As Squid Game season 2 sets its new cast on Netflix, it turns out the creator didn't share in season 1's success

An official screenshot from Netflix's Squid Game TV show of people in pink jumpsuits while wearing black masks
Squid Game season 2's cast has been confirmed by Netflix. (Image credit: Noh Juhan)

Netflix has revealed the final additions to Squid Game season 2's cast – but the announcement has been marred by a bigger story concerning the show's creator.

In a press release, Netflix confirmed that seven new actors had joined the next installment of its TV show phenomenon. The new cast members includes Park Gyu-young and Lee Jin-uk, alumni from South Korean apocalyptic horror series Sweet Home, which is also available on Netflix. Jo Yu-Ri, a former member of South Korean-Japanese girl group Iz*One, has signed on to appear in Squid Game's next season, too.

Check out the tweet from Netflix Geeked about the news below to see who else has joined season two's roster:

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Squid Game 2's new cast members join Lee Jung-Jae and Gong Yoo, who return from the survival drama series' first season, and fellow newcomers, such as Park Sung-hoon and Im Si-wan, who were announced as part of the season two cast in November 2021.

While Netflix might want fans to focus on (and perhaps even celebrate) the rounding out of season two's cast, however, a new report concerning the show's creator – Hwang Dong-hyuk – is more likely to dominate the news cycle. At least, in the immediate term, anyway.

You see, according to a story published in the Los Angeles Times, Dong-hyuk didn't become a billionaire after Squid Game exploded onto the scene in September 2021. The incredibly popular Netflix series reportedly increased the value of the streaming giant by an eye-watering $900 million. However, while Squid Game put Dong-hyuk in the spotlight, he hasn't fully shared in the TV show's financial success.

Per the LA Times' report, Dong-hyuk forfeited the intellectual property (IP) rights, plus any monetary residuals, to Squid Game when he signed his initial contract with Netflix. In effect, that means Netflix outright owns Squid Game, enabling the company to make millions on the burgeoning franchise while its creator earns virtually nothing in comparison. Dong-hyuk might make some money from Squid Game season two and Netflix's Squid Game: The Challenge series, which brings the fictional world to life in a reality TV-based format, but they won't be sizeable sums.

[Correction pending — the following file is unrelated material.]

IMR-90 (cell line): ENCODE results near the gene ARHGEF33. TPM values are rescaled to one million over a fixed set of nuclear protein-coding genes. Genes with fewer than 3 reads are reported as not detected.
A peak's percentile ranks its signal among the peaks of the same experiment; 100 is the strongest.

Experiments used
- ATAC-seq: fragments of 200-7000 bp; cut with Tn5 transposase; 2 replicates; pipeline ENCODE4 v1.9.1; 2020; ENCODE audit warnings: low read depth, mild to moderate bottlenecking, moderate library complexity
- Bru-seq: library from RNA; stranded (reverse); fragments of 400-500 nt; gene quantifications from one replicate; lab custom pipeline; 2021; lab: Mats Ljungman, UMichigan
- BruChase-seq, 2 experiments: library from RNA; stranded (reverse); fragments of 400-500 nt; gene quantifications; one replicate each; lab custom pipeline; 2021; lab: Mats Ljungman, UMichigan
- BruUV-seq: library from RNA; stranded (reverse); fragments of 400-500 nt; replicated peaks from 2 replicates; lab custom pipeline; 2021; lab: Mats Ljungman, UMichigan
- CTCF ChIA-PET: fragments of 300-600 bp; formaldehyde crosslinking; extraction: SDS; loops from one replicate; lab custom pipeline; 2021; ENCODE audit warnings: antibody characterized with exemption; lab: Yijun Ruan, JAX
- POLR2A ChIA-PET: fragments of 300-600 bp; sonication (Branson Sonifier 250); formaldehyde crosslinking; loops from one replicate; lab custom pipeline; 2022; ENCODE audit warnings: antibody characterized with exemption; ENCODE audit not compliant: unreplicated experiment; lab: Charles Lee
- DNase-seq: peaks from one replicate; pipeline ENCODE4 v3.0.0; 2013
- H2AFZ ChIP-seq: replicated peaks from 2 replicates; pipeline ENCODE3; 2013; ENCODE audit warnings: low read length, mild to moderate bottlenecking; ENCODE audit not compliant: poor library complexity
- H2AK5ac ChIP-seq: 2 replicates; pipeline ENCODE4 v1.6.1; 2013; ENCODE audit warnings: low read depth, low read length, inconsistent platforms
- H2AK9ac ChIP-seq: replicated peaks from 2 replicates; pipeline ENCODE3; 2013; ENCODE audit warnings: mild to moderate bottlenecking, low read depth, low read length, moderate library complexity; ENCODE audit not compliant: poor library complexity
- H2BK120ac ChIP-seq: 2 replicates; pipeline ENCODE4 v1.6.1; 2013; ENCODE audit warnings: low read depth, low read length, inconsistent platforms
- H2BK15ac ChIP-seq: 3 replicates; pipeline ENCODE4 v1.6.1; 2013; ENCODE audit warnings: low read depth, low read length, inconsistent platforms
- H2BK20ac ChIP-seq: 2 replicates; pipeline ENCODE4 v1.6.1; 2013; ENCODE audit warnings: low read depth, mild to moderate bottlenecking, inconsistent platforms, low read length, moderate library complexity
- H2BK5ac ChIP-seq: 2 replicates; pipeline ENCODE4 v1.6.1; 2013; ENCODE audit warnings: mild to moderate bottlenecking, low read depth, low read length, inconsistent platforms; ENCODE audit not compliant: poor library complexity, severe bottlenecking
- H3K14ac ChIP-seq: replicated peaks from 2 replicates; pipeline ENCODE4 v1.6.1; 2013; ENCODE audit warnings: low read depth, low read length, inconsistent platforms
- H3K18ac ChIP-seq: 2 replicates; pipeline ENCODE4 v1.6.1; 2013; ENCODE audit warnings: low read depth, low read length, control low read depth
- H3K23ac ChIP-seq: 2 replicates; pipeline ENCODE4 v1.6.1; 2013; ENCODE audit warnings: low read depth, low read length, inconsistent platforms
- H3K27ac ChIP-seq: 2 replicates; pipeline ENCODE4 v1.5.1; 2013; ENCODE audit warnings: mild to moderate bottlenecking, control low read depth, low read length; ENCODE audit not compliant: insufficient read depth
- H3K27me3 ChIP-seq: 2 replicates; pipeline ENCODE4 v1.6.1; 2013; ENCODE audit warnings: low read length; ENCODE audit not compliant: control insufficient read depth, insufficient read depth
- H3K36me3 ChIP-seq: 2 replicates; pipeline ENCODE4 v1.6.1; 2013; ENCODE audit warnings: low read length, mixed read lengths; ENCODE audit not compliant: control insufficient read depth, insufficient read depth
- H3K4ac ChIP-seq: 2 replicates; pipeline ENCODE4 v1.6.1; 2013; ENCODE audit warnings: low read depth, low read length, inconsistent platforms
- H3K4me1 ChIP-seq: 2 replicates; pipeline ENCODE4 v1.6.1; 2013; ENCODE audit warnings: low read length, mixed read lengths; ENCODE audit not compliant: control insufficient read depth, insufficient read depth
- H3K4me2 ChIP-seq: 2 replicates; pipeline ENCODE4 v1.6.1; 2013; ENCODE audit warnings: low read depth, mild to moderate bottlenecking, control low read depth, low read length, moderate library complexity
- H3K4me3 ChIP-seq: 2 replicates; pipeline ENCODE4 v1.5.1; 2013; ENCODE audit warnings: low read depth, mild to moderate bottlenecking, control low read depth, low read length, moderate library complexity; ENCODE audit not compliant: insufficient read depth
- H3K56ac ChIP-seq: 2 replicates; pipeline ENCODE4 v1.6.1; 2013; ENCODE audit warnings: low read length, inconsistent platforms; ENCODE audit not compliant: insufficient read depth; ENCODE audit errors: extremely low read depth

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Previously, Dong-hyuk told The Guardian that he earned enough money to "put food on the table". Even so, it's far from the millions of dollars that many fans might have expected him to have cashed in on when Squid Game became a global hit. Given Don-hyuk spent the best part of a decade trying to sell his creation to a studio, it's unsurprising that he waived the rights to the IP, especially as he was desperate to get it made. 

Still, the fact remains that Dong-hyuk and many of his Korean counterparts, according to the LA Times' article, make very little money from their Netflix shows. 

Given the entertainment industry's – and, in particular, streaming companies' – apparent disregard for those who craft their films and TV series, it's clear why members of the Writers Guild of America (WGA) have been striking over working conditions and pay rates. The industrial action, which began on May 2 and is ongoing, has disrupted some of Hollywood's biggest projects, including Squid Game's fellow Netflix hit Stranger Things, as well as multiple Marvel productions.

Squid Game may be one of the best Netflix shows of all-time. But, like the shadowy organization behind the series' deadly money-spinning contest, Netflix continues to hide dark secrets of its own over how much it pays those who make its movies and TV shows. Unless the streaming giant becomes more transparent over how much they pay those they employ, especially their writers, it'll continue to have a permanent black mark next to its name.

For more Netflix coverage, find out how to cancel your Netflix subscription if you've had enough of the streaming giant. Alternatively, read up on the best Netflix movies and best Netflix documentaries.

Senior Entertainment Reporter

As TechRadar's senior entertainment reporter, Tom covers all of the latest movies, TV shows, and streaming service news that you need to know about. You'll regularly find him writing about the Marvel Cinematic Universe, Star Wars, Netflix, Prime Video, Disney Plus, and many other topics of interest.

An NCTJ-accredited journalist, Tom also writes reviews, analytical articles, opinion pieces, and interview-led features on the biggest franchises, actors, directors and other industry leaders. You may see his quotes pop up in the odd official Marvel Studios video, too, such as this Moon Knight TV spot.

Away from work, Tom can be found checking out the latest video games, immersing himself in his favorite sporting pastime of football, reading the many unread books on his shelf, staying fit at the gym, and petting every dog he comes across.

Got a scoop, interesting story, or an intriguing angle on the latest news in entertainment? Feel free to drop him a line.